Oral History of Andrew Lane
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Andrew Lane began his career with the United States Navy Band in Washington, D.C. Following his resignation in 1986, Lane performed as a freelancer with the American Chamber Orchestra, Washington Chamber Orchestra, Kennedy Center Orchestra, and National Gallery Orchestra. He joined the Florida Symphony in 1990 and the Florida Symphony Orchestra of Orlando in 1991. Other past positions held by Lane include: music director of the Florida Symphony Youth Orchestra from 1994 to May 2005; principal conductor of the Southern Ballet Theatre, presently called the Orlando Ballet; and guest conductor for the Chicago Symphony Orchestra, Rochester Philharmonic, Naples Philharmonic, and the Florida Orchestra. As of the fall of 2002, Lane is currently the conductor of the Florida West Coast Symphony Youth Philharmonic and the principal conductor of the Florida West Coast Symphony Youth Orchestra Program.
The Orlando Philharmonic Orchestra, located at 812 East Rollins Street Suite 300 in Orlando, was inspired by the closing of the Florida Symphony in 1993. The orchestra performs in more than 125 concerts each season. In June of 2013, the Philharmonic made plans to purchase the Plaza Live, located at 425 North Bumby Avenue in downtown Orlando, for office space, a rehearsal hall, a music library, and a music hall.
This video was produced by Joe Gennaro, Timothy G. Brown and Lisa Mills with the guidance of Stella Sung and Emily Lindahl.
Table Of Contents
0:00:13 Closing of the Florida Symphony
0:00:31 Starting a new orchestra
0:01:01 Funding and recruiting musicians
0:02:10 Mark Fisher and concert in Kissimmee
0:03:16 Lane's proudest accomplishment
0:03:47 Closing credits
Is Part Of
Before the Florida Symphony, um, went outta business it was difficult for a lot of people. It was difficult for the concert-goers, certainly the musicians. I was chairman of the orchestra committee, uh, French horn player in the Florida Symphony. Um, and we were just exhausted when the orchestra went out of business. It was a very difficult time and, at the time, I never imagined that we would start a new orchestra so soon.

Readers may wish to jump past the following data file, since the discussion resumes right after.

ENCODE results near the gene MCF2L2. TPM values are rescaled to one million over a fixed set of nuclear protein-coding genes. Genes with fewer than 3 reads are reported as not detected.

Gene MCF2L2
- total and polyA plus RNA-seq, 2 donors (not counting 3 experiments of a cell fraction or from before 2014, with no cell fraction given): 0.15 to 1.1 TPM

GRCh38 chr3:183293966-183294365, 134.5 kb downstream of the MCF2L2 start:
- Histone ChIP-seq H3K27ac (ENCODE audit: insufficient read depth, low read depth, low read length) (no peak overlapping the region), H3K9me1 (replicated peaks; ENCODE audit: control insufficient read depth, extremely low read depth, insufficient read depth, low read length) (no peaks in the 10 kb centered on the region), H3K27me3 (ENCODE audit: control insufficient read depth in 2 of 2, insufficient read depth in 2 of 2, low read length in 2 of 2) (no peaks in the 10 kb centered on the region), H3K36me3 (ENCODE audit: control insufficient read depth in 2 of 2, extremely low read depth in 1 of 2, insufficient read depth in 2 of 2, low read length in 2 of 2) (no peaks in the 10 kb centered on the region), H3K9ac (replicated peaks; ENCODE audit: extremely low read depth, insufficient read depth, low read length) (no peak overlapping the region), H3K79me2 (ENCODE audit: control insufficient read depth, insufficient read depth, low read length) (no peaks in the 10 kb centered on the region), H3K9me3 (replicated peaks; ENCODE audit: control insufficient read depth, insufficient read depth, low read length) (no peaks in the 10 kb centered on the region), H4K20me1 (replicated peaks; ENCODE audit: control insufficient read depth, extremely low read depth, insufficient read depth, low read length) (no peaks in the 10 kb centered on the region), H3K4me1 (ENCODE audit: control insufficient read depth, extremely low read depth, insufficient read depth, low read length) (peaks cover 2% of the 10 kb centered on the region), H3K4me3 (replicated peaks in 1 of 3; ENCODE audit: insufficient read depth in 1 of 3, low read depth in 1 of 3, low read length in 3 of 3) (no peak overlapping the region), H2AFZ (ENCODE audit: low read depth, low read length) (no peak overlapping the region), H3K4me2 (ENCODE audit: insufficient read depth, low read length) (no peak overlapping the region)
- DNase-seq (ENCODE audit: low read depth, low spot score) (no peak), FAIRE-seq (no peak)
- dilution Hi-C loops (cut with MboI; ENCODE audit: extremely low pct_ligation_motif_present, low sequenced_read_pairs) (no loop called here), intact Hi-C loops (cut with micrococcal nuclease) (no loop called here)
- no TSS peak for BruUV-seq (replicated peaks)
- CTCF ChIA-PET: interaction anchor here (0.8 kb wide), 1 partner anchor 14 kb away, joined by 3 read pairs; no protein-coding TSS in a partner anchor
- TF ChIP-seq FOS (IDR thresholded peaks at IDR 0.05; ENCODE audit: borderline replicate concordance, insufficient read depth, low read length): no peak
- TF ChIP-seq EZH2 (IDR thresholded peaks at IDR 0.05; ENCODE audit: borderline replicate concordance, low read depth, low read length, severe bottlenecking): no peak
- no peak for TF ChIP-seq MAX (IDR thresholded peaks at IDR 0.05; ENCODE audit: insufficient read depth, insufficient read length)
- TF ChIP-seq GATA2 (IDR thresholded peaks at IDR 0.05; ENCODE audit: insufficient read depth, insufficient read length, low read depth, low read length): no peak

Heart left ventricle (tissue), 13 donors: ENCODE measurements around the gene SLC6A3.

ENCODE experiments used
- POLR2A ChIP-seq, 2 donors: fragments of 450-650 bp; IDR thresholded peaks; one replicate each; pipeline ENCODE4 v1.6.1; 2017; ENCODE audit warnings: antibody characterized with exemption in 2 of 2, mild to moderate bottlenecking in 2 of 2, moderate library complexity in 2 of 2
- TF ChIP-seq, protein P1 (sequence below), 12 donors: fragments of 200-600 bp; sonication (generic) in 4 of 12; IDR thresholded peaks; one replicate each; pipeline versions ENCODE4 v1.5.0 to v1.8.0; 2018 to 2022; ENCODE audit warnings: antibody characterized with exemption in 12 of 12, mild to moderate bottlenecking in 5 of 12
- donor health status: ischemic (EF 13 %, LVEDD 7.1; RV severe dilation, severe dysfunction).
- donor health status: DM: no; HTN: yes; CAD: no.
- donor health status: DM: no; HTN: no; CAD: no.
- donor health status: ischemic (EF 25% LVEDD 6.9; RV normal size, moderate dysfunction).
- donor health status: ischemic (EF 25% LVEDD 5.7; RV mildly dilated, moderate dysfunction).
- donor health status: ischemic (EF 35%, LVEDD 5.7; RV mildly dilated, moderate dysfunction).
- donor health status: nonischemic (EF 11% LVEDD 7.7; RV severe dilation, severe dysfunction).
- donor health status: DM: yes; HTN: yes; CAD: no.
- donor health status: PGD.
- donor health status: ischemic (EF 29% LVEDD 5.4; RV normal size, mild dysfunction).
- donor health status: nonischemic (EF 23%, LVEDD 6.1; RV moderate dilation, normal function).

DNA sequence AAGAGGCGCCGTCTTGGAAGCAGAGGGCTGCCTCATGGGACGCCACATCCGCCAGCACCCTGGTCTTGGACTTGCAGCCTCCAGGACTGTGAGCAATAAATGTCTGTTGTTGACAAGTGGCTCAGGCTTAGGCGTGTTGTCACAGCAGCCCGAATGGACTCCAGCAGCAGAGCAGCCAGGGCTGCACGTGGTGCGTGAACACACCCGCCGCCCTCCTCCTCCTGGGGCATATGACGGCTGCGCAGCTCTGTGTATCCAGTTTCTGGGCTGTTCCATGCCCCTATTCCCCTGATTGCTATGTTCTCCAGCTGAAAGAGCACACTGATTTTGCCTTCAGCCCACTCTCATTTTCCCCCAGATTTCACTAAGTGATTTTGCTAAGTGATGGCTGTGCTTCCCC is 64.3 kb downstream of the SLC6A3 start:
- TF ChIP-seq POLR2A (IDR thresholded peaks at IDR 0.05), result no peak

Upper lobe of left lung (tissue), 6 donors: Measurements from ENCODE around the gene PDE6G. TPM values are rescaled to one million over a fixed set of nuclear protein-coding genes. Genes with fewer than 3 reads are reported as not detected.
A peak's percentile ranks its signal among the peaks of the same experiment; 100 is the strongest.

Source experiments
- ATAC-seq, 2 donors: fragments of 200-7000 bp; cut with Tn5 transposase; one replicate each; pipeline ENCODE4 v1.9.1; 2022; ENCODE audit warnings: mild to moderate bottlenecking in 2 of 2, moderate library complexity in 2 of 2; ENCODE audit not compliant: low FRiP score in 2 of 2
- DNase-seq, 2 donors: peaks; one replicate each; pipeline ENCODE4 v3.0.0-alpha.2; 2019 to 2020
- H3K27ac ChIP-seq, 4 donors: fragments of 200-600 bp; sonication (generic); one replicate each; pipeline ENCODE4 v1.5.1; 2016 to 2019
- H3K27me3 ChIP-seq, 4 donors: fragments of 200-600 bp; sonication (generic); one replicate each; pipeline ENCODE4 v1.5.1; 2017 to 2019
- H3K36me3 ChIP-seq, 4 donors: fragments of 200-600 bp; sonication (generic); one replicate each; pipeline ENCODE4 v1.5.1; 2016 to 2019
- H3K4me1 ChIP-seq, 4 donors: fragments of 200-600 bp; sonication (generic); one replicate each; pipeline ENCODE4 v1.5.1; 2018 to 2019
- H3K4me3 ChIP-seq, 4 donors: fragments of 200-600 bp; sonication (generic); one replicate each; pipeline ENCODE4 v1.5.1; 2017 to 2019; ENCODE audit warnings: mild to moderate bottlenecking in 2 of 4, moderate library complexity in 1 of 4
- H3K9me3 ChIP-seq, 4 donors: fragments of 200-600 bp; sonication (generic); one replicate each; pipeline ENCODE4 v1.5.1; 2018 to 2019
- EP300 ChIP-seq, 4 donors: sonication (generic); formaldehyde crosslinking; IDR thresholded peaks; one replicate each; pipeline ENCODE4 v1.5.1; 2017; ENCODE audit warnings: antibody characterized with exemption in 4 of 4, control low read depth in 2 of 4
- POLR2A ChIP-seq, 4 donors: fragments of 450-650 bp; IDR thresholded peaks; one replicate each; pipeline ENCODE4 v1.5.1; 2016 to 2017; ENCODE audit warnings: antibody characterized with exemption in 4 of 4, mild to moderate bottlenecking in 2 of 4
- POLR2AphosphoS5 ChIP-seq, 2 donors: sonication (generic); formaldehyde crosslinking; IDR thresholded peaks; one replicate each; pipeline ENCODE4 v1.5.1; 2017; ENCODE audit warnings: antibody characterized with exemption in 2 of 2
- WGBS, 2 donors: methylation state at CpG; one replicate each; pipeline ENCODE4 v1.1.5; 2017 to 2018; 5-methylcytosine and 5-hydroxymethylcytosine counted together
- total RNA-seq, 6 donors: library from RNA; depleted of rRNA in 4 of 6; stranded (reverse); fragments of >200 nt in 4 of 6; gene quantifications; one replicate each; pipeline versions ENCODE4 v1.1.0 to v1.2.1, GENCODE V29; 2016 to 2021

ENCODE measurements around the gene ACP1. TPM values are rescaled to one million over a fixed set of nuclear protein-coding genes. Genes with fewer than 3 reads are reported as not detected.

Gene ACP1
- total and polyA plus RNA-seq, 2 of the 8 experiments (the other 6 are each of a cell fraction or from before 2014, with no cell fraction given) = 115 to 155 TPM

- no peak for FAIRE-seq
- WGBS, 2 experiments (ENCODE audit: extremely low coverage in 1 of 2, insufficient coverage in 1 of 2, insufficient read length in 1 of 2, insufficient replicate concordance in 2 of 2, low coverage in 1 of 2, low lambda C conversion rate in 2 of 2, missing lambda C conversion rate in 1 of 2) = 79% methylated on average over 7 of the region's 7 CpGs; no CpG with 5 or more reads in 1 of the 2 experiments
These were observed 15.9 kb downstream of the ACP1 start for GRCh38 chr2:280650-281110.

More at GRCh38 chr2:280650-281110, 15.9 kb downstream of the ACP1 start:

And the reason we did that—the reason we tried to—to build something back quickly, uh—there were a lot of fine musicians in the area that have lost their jobs. We wanted to keep them in the area. And, um, of course we wanted to go back to the supporters of the Florida Symphony and say, “Look, you know, we’re gonna try to do something new here—something that works for our community.” So we did exactly that, but what we found out was people who had contributed a lot of money to the Florida Symphony were not ready to contribute to another orchestra. They were concerned about how it would be managed and we learn that very quickly and it was a very difficult learning process.
We didn't start from scratch in the sense that there were—there was a core group of musicians in town. Um, and—but what the challenge was they had other options. They had family they had to feed, you know. They had to do everything that they could. So going to them and saying, “Hey, look. Donate your time to us and we'll create this orchestra again,” you know, really wasn't gonna fly. We had to find funding to put this together an, um, you know, the—the artistic integrity of the organization was first and foremost on our mind. And so that was that was another big challenge we have to find the funds to put together a concert series that would keep these musicians involved and I think, you know—looking back on it I think that work pretty well.
The story that I think dates back the furthest in an organization, that I kinda chuckle about every now then, had to do with Mark Fisher, who’s now general manager and principal horn of the orchestra. When we were first starting the orchestra, we were doing everything we could to get support. I mean, everything we could. And we were fortunate enough to be asked by the City of Kissimmee to do a concert at a local park in Kissimmee. And with the concert was really well attended. it was really great for the organization to do it. The problem was that we didn't have a lot of money to produce this concert. So I conducted the concert, and Mark played French horn in the concert. But we are also stage crew and, you know, we had to get out hours before the event. we had to set up the entire orchestra. The orchestra performed. We had to tear down the orchestra, put everything back on the truck, and drive all the way back to Orlando, unloaded the truck. Mark and I—we were exhausted and we sat down on the kind of the lift on the track and it was about one o'clock in the morning. And Mark looks at me and he says, “I hope we don't ever talk about this as the good old days.”When I think about the accomplishment, I think how lucky I am that I even got to do it and it was really by default. The orchestra needed somebody to conduct for a concert. I had had conducting classes in college, had always had an interest in it, um, and I have my opportunity to do it. So I’d really have to say my proudest accomplishment was the first time I did it for the Orlando Philharmonic [Orchestra], because, as I said, these musicians fabulous and all I had to do was get up there and be concerned about myself and they took care of the rest.